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At this point I am more inclined to trust the math nerds at MIT versus either the official CPI stats OR Mauldin because to some extent they have no bone in the fight one way or the other. They are not selling financial products nor are they selling favorable stats to satisfy the government entities that may want to undersell the effects of inflation.

kevin: "To expect to print and print and print and take monetary supply to unprecedented levels relative to economic output and not have repercussions seems unlikely to me. When or how those materialize is beyond me,"

That's the thing. People like Hussman who make the scary predictions that "sound right" (to people like me) keep losing money (or failing to make money with their money) and keep making the scary predictions. He may well be proven right some day, but when?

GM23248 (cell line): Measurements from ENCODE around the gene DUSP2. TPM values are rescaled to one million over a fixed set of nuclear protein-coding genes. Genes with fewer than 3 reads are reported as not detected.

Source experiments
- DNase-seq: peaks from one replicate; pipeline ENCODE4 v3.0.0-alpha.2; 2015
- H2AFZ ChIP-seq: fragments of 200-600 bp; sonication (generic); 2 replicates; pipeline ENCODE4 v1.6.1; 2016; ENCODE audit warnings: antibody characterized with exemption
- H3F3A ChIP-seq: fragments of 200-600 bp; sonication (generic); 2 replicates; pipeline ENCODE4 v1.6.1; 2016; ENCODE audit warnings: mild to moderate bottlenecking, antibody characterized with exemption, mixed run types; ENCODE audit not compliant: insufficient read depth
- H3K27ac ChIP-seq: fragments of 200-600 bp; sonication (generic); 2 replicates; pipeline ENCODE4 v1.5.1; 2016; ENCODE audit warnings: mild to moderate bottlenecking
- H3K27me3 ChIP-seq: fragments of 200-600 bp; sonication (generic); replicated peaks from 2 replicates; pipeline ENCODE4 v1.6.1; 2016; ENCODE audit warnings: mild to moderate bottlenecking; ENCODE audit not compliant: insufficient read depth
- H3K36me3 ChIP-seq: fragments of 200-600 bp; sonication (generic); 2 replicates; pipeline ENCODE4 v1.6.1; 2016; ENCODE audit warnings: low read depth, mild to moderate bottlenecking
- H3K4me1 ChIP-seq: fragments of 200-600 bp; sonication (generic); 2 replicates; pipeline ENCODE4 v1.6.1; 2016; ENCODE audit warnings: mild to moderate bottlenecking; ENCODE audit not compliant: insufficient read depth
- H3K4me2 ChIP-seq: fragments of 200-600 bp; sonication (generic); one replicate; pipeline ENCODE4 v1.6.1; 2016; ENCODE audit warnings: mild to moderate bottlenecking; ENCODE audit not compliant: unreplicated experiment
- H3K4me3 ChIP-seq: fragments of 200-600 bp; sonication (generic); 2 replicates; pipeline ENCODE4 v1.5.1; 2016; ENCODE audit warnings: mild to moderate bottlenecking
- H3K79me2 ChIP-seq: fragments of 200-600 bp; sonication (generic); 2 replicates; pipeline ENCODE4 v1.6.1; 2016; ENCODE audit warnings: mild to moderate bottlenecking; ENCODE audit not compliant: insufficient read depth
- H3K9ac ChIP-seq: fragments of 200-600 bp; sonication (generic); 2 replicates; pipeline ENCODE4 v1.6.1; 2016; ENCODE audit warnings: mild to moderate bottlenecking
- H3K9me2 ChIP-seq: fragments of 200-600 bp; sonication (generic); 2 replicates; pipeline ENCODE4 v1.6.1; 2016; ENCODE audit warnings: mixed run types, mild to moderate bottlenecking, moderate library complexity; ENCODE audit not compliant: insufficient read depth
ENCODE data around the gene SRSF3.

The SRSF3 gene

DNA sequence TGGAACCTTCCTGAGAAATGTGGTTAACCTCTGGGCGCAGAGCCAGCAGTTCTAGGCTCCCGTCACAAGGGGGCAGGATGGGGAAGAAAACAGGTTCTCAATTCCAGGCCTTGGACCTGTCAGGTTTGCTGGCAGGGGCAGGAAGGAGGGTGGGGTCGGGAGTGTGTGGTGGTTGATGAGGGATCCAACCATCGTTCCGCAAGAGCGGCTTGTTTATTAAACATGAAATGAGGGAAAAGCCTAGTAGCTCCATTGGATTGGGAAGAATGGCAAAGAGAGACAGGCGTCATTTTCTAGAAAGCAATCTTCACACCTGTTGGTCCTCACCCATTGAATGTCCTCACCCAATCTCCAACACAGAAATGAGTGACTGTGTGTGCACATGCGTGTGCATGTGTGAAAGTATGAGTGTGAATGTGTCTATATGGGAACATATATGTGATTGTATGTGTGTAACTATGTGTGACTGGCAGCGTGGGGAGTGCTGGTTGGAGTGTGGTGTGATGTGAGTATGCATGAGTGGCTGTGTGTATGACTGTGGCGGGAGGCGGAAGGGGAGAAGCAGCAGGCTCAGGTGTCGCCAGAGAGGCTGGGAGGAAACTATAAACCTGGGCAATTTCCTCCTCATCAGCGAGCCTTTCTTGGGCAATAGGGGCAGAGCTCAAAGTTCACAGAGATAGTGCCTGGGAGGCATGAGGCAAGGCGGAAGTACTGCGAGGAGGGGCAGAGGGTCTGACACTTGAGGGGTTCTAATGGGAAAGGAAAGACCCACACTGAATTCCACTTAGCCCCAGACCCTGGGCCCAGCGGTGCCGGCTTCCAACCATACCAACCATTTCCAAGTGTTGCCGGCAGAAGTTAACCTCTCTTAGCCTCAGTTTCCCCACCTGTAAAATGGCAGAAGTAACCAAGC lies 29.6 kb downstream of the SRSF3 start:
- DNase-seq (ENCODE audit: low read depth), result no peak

It seems to me that actual math, done by places like MIT, are our best bet even if we have criticisms of a particular data set presented here on a message board.

In the meantime, I fully understand the decision to be skeptical about the official stats (i.e., 2% cpi) but I am even more skeptical abou the stats at the start of this thread (i.e., 5-8%) which appear to me to be even more absurd than the official CPI.

In other words, even if the math nerds are using stats that people here find imperfect, the stats that started this thread appear to me to be completely unfounded, if not fabricated.
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